Interesting note, when comparing the use of the word “happy” between the KJV and the NIV, the word “happy” is often replaced with “blessed” in the NIV. Just to name a very few, Job 5:17, Psalm 127:5, Psalm 128:2, Proverb 14:21. Here we see, then, that happiness is usually a blessing from God. Psalm 146:5, for example reads “Happy is he who has the God of Jacob for his help…” in the KVJ, whereas the NIV states “Blessed is he whose help is the God of Jacob...”

Quite often, it is displayed in the Bible that true happiness comes from a life centered around God by serving God, relying on God, living for God, correction handed down from God, etc (Deut 33:29, Job 5:17, Psalm 127:5, Psalm 128:2, Psalm 144:15, Psalm 146:5, Proverb 3:13, Proverb 14:24, Proverb 16:20, Proverb 28:14, Proverb 19:18, John 13:17, James 5:11, 1 Peter 3:14, 1 Peter 4:14).

In contrast, Genesis 30:13 gives us an example of how selfish motives to try to bring about happiness will fail. Leah named her son “Asher,” meaning “happy.” Leah was happy because she had a 2nd son and was sure this would make Jacob love her finally. She was looking for happiness in the wrong place, though, because Jacob didn’t love her, and she ended up unhappy once more. Instead of focusing on the fact that God had blessed her with two sons, she was too concerned with something she would be unable to change.

The best way to achieve happiness is to focus on what God has blessed you with, and to focus on pleasing God. Happiness is a choice. As my friend’s mom once said “I choose each morning to be happy.” Whether things go the way you want or not, you can be happy if you want (in general).

Now, after looking at happiness that is in line with God’s will for our life, let us look at forms of happiness that have nothing to do with God’s desire for your well-being (yes, we are finally getting to my opinionated part of the blog). Quite often, Christians will say the rather asinine line “God wants me to be happy, so I can [insert sin here] because it makes me happy.”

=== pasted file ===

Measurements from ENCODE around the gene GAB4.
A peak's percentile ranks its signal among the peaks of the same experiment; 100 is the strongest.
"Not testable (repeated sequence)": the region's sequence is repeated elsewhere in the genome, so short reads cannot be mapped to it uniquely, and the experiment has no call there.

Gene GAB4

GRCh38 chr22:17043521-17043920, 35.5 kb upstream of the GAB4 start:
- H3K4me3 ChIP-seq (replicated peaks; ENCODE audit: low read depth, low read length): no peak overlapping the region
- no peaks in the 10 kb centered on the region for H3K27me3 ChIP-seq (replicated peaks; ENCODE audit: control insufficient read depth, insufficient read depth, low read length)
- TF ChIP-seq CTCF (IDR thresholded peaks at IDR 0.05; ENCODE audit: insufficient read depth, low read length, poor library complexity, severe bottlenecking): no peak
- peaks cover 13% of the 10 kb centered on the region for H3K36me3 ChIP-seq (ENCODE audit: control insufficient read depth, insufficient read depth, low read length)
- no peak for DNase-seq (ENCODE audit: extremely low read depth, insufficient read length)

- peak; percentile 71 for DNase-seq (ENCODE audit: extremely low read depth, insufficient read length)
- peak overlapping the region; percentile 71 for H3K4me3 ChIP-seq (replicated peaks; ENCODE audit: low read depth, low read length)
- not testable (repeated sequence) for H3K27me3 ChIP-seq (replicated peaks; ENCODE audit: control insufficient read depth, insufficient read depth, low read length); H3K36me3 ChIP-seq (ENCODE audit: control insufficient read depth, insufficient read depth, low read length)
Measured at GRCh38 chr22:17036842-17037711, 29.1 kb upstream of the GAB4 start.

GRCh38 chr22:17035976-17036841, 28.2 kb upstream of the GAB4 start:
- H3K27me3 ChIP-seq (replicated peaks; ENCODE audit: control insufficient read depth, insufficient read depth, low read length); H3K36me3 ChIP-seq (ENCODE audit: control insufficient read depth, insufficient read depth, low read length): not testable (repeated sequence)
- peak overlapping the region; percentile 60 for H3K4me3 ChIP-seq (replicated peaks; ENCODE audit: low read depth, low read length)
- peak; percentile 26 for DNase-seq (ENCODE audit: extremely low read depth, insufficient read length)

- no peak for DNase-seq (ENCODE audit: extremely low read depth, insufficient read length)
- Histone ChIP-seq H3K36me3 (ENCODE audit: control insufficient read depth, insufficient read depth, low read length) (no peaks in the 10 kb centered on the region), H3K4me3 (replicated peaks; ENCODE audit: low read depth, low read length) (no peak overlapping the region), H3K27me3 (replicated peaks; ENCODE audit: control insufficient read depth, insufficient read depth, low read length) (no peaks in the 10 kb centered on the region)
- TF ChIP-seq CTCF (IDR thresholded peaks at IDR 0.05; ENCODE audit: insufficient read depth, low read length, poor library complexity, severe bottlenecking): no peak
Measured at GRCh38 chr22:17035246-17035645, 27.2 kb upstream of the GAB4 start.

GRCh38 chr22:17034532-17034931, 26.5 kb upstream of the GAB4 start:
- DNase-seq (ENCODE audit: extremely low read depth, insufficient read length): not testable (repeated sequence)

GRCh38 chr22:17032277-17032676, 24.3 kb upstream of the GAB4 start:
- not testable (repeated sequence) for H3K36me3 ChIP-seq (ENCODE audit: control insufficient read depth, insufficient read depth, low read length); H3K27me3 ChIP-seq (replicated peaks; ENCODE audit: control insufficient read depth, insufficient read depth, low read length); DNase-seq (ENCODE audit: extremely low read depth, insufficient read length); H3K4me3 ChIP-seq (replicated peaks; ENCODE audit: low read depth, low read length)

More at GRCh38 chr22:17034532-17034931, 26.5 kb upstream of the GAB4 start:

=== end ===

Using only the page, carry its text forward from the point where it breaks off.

As already covered, God allows your happiness when it is in line with His word, and you can achieve Godly happiness by studying God’s word and applying it to your life. God does not care for sin (understatement of the month?), and, more than our happiness, God’s desire is for us to be holy. Holiness is what God wants from His children (just like any good parent, He cares more about your character than about your personal happiness).

It is important to note that God never once states in the Bible anything along the lines of “Be happy always, My children.” In fact, in Leviticus 19:1 God states “…You shall be holy, for I, the ETERNAL your GOD, am holy”(The Margolin Edition Torah). We can also find this command from God backed up in 1 Peter 1:15-16 (among other verses).

God requires many things of us –holiness, obedience, love, etc- but in no passage of the Bible does it say God requires happiness from us. In fact, it would appear that happiness might quite often be in direct contrast to the requirements of a Godly life. We are told by God that we will experience persecution for His name’s sake (Matthew 24:9 NIV); we are told to take up our cross and follow Him (Luke 9:23); we are told to not be conformed to this world (Romans 12:2). Any type of happiness you get from partaking in sin will not line up with these scripture verses. So, any time you do something that contradicts scripture, it is not the type of happiness God wants you to experience.

Frankly, if you have to use the excuse “God wants me to be happy, so [insert sin here] is okay” in order to do something, you should know what you are doing is wrong.

So basically, “To the man who pleases Him, God gives wisdom, knowledge and happiness, but to the sinner he gives the task of gathering and storing up wealth to hand it over to the one who pleases God.” (Ecclesiastes 2:26 NIV)